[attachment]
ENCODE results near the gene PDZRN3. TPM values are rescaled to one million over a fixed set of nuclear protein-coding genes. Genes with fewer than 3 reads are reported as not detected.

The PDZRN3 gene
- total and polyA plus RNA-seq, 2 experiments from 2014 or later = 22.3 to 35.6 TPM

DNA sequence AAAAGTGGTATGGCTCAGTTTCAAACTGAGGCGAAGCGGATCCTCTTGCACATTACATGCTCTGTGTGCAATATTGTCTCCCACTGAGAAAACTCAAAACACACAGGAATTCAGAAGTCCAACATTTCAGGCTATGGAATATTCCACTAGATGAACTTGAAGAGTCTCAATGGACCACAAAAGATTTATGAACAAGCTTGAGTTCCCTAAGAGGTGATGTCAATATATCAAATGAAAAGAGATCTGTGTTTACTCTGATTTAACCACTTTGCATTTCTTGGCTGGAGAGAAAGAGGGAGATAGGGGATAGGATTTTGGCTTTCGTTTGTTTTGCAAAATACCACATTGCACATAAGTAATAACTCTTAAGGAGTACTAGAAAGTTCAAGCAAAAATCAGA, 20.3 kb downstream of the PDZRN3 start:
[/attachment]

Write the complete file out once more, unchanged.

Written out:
ENCODE results near the gene PDZRN3. TPM values are rescaled to one million over a fixed set of nuclear protein-coding genes. Genes with fewer than 3 reads are reported as not detected.

The PDZRN3 gene
- total and polyA plus RNA-seq, 2 experiments from 2014 or later = 22.3 to 35.6 TPM

DNA sequence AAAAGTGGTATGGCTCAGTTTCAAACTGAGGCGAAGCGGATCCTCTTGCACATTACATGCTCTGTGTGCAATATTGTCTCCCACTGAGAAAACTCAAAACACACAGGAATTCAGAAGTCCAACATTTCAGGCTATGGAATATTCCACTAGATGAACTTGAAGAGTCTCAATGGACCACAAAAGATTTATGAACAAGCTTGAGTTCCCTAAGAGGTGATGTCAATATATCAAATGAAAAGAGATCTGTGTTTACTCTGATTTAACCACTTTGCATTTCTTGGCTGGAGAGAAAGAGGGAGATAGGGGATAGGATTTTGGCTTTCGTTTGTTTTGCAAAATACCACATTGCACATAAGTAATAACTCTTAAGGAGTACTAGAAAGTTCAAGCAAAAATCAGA, 20.3 kb downstream of the PDZRN3 start: